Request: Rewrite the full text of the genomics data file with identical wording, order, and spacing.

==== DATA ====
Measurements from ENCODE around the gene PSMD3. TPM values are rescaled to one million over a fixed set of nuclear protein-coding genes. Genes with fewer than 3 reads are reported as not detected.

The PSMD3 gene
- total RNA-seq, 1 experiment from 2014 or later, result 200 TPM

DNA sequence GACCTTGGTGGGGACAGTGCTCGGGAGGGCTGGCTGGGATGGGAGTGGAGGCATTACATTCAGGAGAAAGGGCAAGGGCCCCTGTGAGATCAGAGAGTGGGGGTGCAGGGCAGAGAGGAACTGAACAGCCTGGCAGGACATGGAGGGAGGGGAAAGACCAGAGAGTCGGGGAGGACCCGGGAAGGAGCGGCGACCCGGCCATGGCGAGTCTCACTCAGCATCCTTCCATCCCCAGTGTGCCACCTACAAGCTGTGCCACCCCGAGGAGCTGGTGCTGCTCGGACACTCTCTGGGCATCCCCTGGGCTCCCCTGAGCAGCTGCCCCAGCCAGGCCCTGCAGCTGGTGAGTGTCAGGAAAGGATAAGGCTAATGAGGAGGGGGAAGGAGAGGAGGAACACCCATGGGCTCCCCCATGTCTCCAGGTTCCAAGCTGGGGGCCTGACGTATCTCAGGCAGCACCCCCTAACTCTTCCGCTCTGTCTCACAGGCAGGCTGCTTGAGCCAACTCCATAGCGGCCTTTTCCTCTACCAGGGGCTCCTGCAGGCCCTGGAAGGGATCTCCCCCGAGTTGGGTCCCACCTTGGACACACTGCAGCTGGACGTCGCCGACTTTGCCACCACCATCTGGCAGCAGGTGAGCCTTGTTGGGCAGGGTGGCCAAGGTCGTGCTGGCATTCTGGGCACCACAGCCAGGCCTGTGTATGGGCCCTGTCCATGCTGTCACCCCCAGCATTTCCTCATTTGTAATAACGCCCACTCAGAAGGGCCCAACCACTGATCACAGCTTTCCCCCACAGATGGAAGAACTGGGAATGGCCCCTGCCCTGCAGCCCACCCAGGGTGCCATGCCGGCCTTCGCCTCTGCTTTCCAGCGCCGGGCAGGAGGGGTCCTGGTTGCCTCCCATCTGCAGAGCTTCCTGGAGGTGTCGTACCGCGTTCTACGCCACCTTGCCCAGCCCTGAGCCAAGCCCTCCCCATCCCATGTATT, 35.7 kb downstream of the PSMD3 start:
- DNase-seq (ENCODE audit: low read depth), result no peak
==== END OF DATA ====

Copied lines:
Measurements from ENCODE around the gene PSMD3. TPM values are rescaled to one million over a fixed set of nuclear protein-coding genes. Genes with fewer than 3 reads are reported as not detected.

The PSMD3 gene
- total RNA-seq, 1 experiment from 2014 or later, result 200 TPM

DNA sequence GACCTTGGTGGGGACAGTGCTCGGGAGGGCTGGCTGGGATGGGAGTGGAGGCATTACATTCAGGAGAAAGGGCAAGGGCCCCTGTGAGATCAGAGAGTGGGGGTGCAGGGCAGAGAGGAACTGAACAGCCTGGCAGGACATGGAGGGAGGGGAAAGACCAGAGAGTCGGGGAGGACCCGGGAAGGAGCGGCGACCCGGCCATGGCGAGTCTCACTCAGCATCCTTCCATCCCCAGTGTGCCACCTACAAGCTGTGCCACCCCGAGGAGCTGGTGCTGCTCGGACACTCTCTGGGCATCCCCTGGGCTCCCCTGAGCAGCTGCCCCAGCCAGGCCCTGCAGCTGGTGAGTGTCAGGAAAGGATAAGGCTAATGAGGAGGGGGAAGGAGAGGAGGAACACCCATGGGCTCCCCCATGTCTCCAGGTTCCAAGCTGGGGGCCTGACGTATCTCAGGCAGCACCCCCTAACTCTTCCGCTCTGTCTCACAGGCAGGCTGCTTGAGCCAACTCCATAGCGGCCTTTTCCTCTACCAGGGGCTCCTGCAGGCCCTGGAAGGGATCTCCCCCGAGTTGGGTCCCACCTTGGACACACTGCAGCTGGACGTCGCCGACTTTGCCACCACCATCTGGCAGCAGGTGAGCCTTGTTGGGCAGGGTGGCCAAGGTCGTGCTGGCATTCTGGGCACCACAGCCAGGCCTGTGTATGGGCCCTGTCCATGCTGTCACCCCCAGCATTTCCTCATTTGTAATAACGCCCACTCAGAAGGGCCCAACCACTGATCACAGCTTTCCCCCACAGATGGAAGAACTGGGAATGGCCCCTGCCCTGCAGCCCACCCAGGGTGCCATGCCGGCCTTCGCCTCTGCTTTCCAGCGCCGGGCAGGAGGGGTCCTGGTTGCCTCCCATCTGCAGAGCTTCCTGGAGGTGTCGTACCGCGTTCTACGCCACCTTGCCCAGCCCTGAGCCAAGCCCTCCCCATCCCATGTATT, 35.7 kb downstream of the PSMD3 start:
- DNase-seq (ENCODE audit: low read depth), result no peak